In response to my last post on Musical Geniuses, I was accused of being a simple minded nurturist, a proponent of environmental determinism. So I thought I would take a moment and elaborate on why people with extraordinary talent – like Mozart, or Michael Jordan, or this Jay Greenberg kid – aren’t testaments to genetics. Rather, they are testaments to neural plasticity and the benefits of practice.
For one thing, there’s a lot of empirical evidence that suggests I’m right. Virtually every psychological study that investigates expert “performers” – from chess grandmasters to concert pianists to brain surgeons – concludes that what separates these individuals from their peers is the amount of “deliberate practice” they are willing to endure. If there is an innate difference between Yo Yo Ma and a mediocre cellist, or between Tiger Woods and your golfing uncle, it is a willingness to practice, and not an innate aptitude for the cello or the 9 iron. As K. Anders Ericsson, a cognitive psychologist at Florida State University, wrote in his influential article “The Role of Deliberate Practice in the Acquisition of Expert Performance,” “The differences between expert performers and normal adults are not immutable, that is, due to genetically prescribed talent. Instead, these differences reflect a life-long period of deliberate effort to improve performance.” If there is a genetic element linking Mozart and Jordan it is the talent for practice itself, a willingness to endure the endless hours of sweat and toil required of all great performers.
This is a deeply counter-intuitive idea. Although we pretend to be egalitarians, we really believe that the talented are naturally “gifted”. You and I can’t become chess grandmasters, or brain surgeons, simply because we don’t have the necessary anatomy. Endless hours of hard work won’t compensate for our biological limitations. When fate was handing out skill, we got screwed.
But there is virtually no evidence that expert performers are born with extraordinary brains. In fact, the average IQ of people at the top of their field – whether they are surgeons or politicians, pianists or painters – equals that of the average college student. In other words, their expertise is very specific, confined to a particular “cognitive domain”. Although a professional baseball player is able to make better perceptual judgments when swinging a bat, his overall perceptual abilities are no different than the man-on-the-street. (As Michael Jordan learned, being the world’s greatest basketball player doesn’t mean you are fit to be a minor league baseball player.) The same is true of elite chess players. When tested outside the context of a chessboard, their spatial memory is indistinguishable from control subjects.
So why can’t we all hit a 95mph fastball? Or play a chess game entirely in our head? Or solve a difficult calculus problem? To the unskilled spectator, these feats of cognition seem incomprehensible. This is for a good reason: they are incomprehensible. When working within their specialty, expert performers routinely circumvent the ordinary limits of the human brain. But this is because of practice, not genetics.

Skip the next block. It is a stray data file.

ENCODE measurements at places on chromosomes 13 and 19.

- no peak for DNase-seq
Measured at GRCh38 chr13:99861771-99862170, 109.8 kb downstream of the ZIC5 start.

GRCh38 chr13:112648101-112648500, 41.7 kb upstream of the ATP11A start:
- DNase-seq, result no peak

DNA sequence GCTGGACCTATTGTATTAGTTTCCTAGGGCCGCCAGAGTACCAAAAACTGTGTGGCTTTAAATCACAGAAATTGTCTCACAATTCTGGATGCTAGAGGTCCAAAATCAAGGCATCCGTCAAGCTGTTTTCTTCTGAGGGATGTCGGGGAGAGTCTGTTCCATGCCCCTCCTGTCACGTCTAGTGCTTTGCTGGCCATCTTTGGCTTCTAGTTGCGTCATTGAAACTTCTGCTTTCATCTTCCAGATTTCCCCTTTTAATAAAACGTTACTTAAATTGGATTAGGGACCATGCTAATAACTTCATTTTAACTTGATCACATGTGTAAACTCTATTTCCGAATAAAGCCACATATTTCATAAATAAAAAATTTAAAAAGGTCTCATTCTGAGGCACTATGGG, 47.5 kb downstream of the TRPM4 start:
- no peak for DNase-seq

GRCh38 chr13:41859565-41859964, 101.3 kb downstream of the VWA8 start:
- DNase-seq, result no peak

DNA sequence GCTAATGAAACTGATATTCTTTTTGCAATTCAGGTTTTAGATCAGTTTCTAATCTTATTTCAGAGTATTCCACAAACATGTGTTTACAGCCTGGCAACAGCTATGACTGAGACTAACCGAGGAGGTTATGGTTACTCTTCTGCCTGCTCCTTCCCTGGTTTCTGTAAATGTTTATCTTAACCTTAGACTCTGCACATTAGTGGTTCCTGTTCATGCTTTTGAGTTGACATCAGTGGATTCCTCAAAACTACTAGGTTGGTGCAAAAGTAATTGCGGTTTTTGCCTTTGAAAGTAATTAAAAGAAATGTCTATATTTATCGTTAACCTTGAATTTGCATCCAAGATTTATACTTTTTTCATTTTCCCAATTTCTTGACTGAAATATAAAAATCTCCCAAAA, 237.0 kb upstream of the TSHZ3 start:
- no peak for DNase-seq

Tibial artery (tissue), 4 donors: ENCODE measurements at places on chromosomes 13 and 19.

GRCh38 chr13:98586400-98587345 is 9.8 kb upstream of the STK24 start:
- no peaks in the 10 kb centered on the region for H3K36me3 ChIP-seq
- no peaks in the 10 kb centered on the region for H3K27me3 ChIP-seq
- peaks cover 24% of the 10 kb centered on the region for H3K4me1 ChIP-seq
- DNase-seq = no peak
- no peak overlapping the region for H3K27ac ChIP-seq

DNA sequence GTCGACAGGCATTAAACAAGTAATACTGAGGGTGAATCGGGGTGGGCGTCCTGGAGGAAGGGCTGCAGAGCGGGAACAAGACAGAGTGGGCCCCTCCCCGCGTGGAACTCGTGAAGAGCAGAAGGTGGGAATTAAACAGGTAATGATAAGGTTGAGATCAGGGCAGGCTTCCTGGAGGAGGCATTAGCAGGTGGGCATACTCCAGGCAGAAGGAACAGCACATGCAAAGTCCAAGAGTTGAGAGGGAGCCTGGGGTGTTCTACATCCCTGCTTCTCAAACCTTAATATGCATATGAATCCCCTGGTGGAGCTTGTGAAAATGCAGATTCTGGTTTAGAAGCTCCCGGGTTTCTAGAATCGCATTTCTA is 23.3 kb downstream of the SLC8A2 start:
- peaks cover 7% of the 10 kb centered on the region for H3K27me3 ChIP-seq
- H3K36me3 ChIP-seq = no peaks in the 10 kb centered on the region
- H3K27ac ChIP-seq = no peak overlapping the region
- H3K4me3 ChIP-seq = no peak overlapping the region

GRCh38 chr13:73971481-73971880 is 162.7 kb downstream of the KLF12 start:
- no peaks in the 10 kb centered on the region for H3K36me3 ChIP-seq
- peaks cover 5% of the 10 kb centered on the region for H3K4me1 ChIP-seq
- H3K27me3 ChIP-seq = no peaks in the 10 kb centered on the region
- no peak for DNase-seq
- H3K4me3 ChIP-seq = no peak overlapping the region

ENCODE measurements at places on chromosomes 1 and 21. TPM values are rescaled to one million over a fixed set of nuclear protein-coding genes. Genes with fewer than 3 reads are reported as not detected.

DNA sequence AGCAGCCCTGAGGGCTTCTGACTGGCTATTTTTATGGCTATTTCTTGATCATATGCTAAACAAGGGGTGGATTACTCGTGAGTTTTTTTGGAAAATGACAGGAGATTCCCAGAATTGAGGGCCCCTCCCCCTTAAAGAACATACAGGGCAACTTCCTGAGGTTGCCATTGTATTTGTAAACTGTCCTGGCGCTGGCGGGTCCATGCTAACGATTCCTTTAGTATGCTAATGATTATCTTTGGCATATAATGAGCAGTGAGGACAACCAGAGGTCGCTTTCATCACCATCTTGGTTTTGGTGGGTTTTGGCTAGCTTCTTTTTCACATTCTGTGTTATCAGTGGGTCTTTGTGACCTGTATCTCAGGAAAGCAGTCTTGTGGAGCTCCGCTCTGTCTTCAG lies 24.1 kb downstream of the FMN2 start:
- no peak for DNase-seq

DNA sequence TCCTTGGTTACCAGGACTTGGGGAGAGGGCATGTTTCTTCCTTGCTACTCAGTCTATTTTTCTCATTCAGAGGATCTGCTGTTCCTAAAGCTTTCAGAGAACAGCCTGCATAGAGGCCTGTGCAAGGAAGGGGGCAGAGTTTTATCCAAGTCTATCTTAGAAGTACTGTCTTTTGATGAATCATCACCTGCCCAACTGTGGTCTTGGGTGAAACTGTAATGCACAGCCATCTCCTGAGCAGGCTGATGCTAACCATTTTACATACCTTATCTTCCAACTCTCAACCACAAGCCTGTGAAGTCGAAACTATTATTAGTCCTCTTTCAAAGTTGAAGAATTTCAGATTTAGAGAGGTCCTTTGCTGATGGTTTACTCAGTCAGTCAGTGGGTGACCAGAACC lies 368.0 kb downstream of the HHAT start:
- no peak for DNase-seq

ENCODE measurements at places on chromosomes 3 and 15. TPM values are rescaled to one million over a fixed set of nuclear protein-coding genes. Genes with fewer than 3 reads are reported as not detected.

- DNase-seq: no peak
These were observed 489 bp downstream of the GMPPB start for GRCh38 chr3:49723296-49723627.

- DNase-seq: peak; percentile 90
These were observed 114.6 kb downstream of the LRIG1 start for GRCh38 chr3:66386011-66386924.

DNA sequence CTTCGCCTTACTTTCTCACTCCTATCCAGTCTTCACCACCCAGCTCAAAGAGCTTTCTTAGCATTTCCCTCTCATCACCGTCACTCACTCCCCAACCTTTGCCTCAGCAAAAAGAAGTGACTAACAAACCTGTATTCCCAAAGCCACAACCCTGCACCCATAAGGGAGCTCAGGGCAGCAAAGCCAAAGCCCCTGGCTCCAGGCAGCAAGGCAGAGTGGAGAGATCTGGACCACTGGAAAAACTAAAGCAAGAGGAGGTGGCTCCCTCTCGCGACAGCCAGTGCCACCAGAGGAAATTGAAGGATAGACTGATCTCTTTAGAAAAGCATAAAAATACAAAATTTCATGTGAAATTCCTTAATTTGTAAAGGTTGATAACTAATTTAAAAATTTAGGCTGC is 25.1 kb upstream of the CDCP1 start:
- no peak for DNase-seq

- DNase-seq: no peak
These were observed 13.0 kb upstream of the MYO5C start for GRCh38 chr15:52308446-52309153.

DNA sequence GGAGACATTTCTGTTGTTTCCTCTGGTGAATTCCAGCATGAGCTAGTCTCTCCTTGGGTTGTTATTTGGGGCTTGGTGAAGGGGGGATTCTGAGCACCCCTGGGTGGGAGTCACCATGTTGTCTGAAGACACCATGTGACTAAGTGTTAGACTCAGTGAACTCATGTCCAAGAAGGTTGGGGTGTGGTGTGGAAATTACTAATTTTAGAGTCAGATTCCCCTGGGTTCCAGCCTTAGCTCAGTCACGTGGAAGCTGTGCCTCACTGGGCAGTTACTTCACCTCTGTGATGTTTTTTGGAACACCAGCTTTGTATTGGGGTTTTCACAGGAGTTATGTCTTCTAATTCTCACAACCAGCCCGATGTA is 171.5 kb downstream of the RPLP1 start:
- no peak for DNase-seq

Neuroscience can now see how these years of “deliberate practice” actually alter our mind. When individuals begin learning a task – and this includes everything from swinging a golf club to writing poetry – the right hemisphere of their brain is extremely active. However, with time and practice, the neural activity gradually switches over to the opposite hemisphere. It literally becomes second nature. For example, Yo Yo Ma uses a different part of his brain when playing the cello than a beginner does. A lifetime of practice allows him to predominately use his left hemisphere, a cortical region associated with the performance of well-learned routines. As a result, Ma is able to focus less on mechanical aspects of the performance (like remembering how to play the A minor chord) and more on his creative interpretation of the music.
But practice doesn’t just change which brain areas are activated by a certain task. It also leads to anatomical changes within those same brain regions. For example, the brains of expert violin players have swollen representations of the fingers of their left hand in the somatosensory cortex. This increase in neural space makes Bach easier to play. Other studies have confirmed similar effects with non-physical activities as well. London cab drivers have swollen hippocampuses, the part of the brain in charge of spatial memory, which enables them to remember the backstreets of an entire metropolis. Each of has the power to structurally alter the architecture of our mind. All it takes is practice.